(1999) Superhero (Universal) Ben Stiller, William H. Macy, Geoffrey Rush, Hank Azaria, Janeane Garofalo, Paul Reubens, Kel Mitchell, Greg Kinnear, Wes Studi, Lena Olin, Eddie Izzard, Artie Lange, Prakazrel Michel, Claire Forlani, Tom Waits, Emmy Laybourne . Directed by Kinka Usher
If you have had enough of brooding Dark Knights, angsty-but-noble Spider-Men or of Too-Good-To-Be-True Men of Steel, here are the other guys, the kinds of heroes that would probably show up to save OUR day.
Mr. Furious (Stiller), known for his legendary rages, leads a trio of what local cops contemptuously call wannabes, rounded out by the Shoveller (Macy), the straight man who says modestly “we just fight crime…call it what you will” and the obtuse Blue Raja (Azaria), who speaks in a phony British accent and has not a speck of the color blue in his costume. He throws silverware with uncanny accuracy, although he has trouble flinging knives which is one the things that makes Mr. Furious so hopped-up mad.
When this trio of do-gooders attempt to save an old-folks home from robbery, they wind up having the crap kicked out of them only to be rescued by Captain Amazing (Kinnear), Champion City’s legitimate superhero. It seems Amazing has done his work too well, and there are no real battles left for him to fight. So when his arch-nemesis Casanova Frankenstein (Rush) is released from the asylum, Amazing hopes for the kind of apocalyptic battle that will bring the Captain’s sinking stock back to the fore. So when Amazing is captured by his mortal enemy, there’s nobody left to save the day except…you guessed it.
Realizing they are woefully overmatched, they try to recruit some additional firepower (which leads to the Superhero Audition, one of the best scenes in the movie). They wind up with the Spleen (Reubens), whose incapacitating gasses are best left undescribed, the Invisible Kid (Kel Mitchell) who can only turn invisible when nobody’s watching, the Sphinx (Studi) who utters semi-mystical phrases of meaningless babble (sample; “If you do not master your rage, your rage will master you”) and the Bowler (Garofalo), who keeps her father’s skull in her bowling ball and carries on conversations with her departed dad that blur the line between neurotic and psychotic but settle into a kind of Jewish angst.
The odds are against them as they find themselves some weapons (which mainly don’t work) and get themselves some snazzy new costumes which do. However, with their backs to the wall they still refuse to walk away, knowing that this fight could very well be their last.
Usher tries way too hard to turn this into a roller coaster ride of comedy and action, winding up with something that tain’t one thing nor t’other. There are car chases and fight scenes, but mostly played with a wink. The set design is memorable, sort of a cross between Gotham City and the overlooked sci-fi flick Dark City. There are a lot of terrific running jokes; only Mr. Furious seems to notice the remarkable resemblance between Captain Amazing and his alter ego, for example. Note the corporate sponsorships on the uniform of Captain Amazing, for another – sort of like a European soccer uniform or a NASCAR suit.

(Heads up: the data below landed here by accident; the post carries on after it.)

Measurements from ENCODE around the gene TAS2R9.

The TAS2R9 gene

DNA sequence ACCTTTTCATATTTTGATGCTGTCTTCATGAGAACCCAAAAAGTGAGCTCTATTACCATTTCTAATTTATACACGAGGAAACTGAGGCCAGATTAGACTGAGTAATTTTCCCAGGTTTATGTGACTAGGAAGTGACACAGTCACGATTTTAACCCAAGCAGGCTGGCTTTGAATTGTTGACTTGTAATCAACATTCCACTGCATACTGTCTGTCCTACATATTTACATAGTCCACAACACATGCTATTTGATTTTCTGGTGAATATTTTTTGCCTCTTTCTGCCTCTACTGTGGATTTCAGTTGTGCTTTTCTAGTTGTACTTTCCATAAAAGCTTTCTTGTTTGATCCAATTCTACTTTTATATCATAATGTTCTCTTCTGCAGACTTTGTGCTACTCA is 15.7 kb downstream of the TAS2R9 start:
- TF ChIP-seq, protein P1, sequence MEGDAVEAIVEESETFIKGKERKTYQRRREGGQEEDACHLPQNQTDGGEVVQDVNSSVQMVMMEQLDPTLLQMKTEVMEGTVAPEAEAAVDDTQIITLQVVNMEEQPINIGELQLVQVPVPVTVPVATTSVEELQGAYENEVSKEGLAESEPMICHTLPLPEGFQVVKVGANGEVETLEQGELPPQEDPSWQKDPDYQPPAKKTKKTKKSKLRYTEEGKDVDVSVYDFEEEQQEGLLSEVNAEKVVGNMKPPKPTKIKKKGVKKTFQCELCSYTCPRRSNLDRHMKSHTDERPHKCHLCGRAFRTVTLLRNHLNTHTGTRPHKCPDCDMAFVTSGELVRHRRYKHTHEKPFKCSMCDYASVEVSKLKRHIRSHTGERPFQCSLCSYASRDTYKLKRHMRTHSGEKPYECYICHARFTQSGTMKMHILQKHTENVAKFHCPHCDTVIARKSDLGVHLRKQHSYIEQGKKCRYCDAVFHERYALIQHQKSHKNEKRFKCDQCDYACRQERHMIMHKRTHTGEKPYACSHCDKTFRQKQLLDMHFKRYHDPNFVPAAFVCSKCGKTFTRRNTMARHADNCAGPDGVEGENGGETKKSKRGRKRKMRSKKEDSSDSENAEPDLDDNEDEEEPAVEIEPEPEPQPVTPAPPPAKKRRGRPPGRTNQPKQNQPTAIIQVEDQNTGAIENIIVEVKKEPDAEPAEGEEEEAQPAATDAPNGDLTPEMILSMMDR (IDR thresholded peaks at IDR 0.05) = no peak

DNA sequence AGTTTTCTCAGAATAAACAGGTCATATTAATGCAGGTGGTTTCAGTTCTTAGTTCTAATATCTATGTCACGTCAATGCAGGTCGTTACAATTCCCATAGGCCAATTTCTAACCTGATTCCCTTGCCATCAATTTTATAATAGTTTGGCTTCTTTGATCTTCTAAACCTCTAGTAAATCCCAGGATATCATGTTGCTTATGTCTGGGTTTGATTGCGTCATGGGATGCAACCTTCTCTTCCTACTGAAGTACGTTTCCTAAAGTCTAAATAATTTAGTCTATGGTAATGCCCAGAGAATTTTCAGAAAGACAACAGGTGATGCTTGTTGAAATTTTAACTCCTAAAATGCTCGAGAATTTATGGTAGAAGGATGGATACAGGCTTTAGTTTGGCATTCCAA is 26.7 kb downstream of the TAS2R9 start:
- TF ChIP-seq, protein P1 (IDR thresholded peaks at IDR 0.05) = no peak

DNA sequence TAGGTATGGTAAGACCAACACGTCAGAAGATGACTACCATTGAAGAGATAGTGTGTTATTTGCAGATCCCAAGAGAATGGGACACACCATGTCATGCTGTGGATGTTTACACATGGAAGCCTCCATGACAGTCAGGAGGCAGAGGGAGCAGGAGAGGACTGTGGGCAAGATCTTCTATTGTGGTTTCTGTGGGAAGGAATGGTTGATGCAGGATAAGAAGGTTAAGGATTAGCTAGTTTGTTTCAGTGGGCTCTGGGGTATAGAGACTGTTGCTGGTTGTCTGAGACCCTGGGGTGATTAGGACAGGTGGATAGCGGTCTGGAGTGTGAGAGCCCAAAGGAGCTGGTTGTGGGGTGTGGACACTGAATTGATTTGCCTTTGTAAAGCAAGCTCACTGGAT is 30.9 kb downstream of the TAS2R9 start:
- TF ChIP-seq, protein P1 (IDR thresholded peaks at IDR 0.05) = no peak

This is definite eye candy, highly entertaining eye candy at that. The action sequences aren’t half bad although they are played with a definite wink. The cast is formidable, with some of the most underrated talents in Hollywood. Superhero parodies have not traditionally sold well in the comic book store, and this one certain didn’t bust down the box office bank. Still, if you want to get away from the usual suspects of Marvel and DC superheroes, here is the kind of movie that will keep the parents entertained without having their kids squirming in their seats.
WHY RENT THIS: Magnificent eye candy. An alternative from the usual superhero fare. Some fine performances, particularly from Macy, Stiller, Kinnear, Studi and Garofalo.
WHY RENT SOMETHING ELSE: Comedy and action sequences sometimes clash. A little neurotic in places.
FAMILY MATTERS: Some rather crude jokes and a bit of comic book violence.
TRIVIAL PURSUITS: The comic book from which this originated was began as a spin-off from the Flaming Carrot comic books but only Mr. Furious, the Spleen and the Shoveller made it from the book to the film (the Bowler, Invisible Kid and Blue Raja are all new characters developed for the film). The Sphynx is a Golden Age character in the public domain and Captain Amazing is a substitute for the Flaming Carrot whom producers thought was too bizarre a character for a mainstream Hollywood film.
NOTABLE HOME VIDEO FEATURES: There’s a featurette on the origin of the comic book series and a couple of music videos.
BOX OFFICE PERFORMANCE: $33.5M on a $68M production budget; the movie was an unqualified flop.
STATION WAGON LOVERS: The Shoveller’s car is an early AMC Rebel.
FINAL RATING: 6.5/10
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